Last week I was asked to diagnose a sick Windows PC. I booted a DOS-based diagnostic utility program from a CD-ROM. (For diagnosing hardware at its lowest level, a single-tasking operating system ensures that a virtual memory manager isn’t writing to the disk that you’re trying to diagnose.) The program performed sluggishly. Reason? A USB-based wireless keyboard. Once I’d replaced the keyboard with a plain-Jane keyboard wired with a mini-DIN connector (first seen on IBM PS/2s), all was fine.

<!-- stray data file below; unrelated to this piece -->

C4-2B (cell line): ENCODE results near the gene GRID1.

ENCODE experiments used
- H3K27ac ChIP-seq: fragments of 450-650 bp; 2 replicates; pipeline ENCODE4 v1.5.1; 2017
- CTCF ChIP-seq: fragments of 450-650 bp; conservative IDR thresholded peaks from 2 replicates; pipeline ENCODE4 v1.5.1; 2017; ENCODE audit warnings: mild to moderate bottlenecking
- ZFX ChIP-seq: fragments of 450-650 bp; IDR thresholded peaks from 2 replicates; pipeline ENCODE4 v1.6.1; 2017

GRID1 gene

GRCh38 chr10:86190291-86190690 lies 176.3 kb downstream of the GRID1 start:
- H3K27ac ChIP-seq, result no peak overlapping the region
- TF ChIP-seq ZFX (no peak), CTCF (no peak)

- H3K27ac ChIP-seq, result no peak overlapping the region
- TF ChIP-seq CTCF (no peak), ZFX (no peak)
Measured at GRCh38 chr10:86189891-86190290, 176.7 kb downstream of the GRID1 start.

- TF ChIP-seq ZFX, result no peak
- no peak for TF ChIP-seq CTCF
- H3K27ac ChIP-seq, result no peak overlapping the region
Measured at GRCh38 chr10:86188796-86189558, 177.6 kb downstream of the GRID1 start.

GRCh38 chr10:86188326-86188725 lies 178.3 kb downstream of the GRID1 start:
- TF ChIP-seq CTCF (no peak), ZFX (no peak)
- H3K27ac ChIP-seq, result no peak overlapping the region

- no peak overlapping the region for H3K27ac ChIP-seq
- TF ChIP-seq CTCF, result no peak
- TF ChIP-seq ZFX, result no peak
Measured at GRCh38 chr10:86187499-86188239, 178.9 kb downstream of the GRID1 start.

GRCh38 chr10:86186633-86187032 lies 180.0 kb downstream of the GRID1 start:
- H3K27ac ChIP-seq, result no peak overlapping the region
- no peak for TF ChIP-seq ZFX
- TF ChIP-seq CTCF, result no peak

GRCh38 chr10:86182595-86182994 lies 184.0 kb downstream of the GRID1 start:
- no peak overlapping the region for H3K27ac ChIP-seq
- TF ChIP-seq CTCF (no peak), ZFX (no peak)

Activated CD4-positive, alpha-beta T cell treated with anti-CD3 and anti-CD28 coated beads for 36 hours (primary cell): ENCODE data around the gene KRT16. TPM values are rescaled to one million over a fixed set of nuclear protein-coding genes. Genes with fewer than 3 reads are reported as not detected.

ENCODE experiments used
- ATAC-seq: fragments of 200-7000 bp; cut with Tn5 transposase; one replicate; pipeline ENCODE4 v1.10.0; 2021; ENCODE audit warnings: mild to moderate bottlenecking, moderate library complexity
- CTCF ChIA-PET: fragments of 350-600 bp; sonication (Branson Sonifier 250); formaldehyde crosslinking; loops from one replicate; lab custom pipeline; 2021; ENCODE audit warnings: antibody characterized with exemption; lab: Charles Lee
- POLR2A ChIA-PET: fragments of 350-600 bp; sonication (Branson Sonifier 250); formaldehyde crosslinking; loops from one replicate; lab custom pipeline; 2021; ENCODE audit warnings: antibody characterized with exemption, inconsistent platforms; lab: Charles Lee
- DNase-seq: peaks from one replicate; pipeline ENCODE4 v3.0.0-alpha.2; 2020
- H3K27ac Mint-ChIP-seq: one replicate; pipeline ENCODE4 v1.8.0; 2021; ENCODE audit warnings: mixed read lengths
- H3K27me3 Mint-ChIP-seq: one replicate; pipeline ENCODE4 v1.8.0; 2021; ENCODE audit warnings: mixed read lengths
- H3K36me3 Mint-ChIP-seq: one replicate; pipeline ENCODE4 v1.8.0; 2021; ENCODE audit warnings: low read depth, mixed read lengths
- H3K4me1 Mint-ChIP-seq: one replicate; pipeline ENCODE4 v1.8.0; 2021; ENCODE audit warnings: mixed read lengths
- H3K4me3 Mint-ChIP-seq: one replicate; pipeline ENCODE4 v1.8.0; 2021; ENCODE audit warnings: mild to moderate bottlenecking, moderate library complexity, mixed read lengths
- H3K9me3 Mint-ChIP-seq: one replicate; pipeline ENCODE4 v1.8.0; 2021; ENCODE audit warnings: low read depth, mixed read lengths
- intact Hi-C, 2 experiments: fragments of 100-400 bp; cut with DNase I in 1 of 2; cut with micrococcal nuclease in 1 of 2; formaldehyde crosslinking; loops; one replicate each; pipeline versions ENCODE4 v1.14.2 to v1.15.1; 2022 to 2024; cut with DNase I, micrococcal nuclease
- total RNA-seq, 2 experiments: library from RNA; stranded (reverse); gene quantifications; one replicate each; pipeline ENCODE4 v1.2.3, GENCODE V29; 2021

I’m surprised that the DOS-based program worked at all with the wireless keyboard. I guess that this Dell Dimension had a BIOS (Basic Input/Output System) that worked with a wireless keyboard and the DOS-based program used the BIOS for its keyboard input.
I’ve never understood why users choose wireless keyboards and mice. If you could see the additional layers of error detection and correction that are added, you’d wonder, also. Computers are flaky enough without needlessly degrading their reliability with wireless peripherals.
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© Russ Bellew · Fort Lauderdale, Florida, USA · phone 954 873-4695